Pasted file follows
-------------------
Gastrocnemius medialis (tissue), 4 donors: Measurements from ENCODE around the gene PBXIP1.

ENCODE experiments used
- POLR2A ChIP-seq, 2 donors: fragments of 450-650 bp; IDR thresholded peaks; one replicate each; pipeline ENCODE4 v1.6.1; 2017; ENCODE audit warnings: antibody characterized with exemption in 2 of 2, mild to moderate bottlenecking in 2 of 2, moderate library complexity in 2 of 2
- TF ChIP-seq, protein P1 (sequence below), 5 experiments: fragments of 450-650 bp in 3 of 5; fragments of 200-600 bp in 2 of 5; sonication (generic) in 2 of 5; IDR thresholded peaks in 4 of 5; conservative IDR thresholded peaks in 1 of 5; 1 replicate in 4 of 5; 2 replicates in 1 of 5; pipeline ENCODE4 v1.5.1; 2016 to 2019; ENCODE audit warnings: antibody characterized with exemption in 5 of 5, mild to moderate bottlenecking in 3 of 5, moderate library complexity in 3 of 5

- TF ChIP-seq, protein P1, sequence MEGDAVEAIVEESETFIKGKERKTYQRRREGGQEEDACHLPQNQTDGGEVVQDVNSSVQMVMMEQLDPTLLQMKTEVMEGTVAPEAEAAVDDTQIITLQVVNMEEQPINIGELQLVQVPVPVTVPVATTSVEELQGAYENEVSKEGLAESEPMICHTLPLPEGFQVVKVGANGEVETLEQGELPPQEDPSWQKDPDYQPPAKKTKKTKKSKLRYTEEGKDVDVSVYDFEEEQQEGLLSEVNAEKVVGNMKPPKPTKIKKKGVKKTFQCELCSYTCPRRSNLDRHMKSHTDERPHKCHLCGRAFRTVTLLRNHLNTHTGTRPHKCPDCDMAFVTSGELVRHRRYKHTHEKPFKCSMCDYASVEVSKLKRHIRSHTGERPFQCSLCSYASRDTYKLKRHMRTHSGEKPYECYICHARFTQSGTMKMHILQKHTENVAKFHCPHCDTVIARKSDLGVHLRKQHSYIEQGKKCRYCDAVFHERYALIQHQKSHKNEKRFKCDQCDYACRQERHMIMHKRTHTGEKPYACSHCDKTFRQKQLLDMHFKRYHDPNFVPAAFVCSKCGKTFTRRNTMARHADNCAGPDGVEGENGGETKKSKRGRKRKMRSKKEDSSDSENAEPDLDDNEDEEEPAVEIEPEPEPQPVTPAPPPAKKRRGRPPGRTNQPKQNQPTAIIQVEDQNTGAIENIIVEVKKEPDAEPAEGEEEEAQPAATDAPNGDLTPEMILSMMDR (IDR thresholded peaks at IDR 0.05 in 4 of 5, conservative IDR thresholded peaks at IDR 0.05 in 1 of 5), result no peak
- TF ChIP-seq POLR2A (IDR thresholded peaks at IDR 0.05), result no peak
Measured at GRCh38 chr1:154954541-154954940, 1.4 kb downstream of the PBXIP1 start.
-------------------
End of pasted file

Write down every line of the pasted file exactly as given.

Gastrocnemius medialis (tissue), 4 donors: Measurements from ENCODE around the gene PBXIP1.

ENCODE experiments used
- POLR2A ChIP-seq, 2 donors: fragments of 450-650 bp; IDR thresholded peaks; one replicate each; pipeline ENCODE4 v1.6.1; 2017; ENCODE audit warnings: antibody characterized with exemption in 2 of 2, mild to moderate bottlenecking in 2 of 2, moderate library complexity in 2 of 2
- TF ChIP-seq, protein P1 (sequence below), 5 experiments: fragments of 450-650 bp in 3 of 5; fragments of 200-600 bp in 2 of 5; sonication (generic) in 2 of 5; IDR thresholded peaks in 4 of 5; conservative IDR thresholded peaks in 1 of 5; 1 replicate in 4 of 5; 2 replicates in 1 of 5; pipeline ENCODE4 v1.5.1; 2016 to 2019; ENCODE audit warnings: antibody characterized with exemption in 5 of 5, mild to moderate bottlenecking in 3 of 5, moderate library complexity in 3 of 5

- TF ChIP-seq, protein P1, sequence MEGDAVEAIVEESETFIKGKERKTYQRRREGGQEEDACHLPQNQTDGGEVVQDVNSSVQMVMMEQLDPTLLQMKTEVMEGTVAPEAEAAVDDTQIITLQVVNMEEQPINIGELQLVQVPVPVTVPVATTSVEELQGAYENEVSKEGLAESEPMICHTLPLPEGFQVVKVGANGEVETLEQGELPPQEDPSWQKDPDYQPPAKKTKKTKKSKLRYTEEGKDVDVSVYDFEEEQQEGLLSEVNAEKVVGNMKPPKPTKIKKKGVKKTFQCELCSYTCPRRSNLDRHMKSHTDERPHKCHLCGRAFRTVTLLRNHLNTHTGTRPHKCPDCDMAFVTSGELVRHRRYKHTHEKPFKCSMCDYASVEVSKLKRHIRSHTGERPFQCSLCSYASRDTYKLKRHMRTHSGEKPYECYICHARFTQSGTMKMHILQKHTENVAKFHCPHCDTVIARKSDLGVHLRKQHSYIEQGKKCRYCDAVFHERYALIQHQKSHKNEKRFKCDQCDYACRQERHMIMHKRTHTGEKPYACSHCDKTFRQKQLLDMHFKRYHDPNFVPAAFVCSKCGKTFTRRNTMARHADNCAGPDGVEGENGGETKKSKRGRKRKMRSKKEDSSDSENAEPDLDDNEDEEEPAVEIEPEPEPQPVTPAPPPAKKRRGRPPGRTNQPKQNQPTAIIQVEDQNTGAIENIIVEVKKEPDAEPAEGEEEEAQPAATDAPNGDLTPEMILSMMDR (IDR thresholded peaks at IDR 0.05 in 4 of 5, conservative IDR thresholded peaks at IDR 0.05 in 1 of 5), result no peak
- TF ChIP-seq POLR2A (IDR thresholded peaks at IDR 0.05), result no peak
Measured at GRCh38 chr1:154954541-154954940, 1.4 kb downstream of the PBXIP1 start.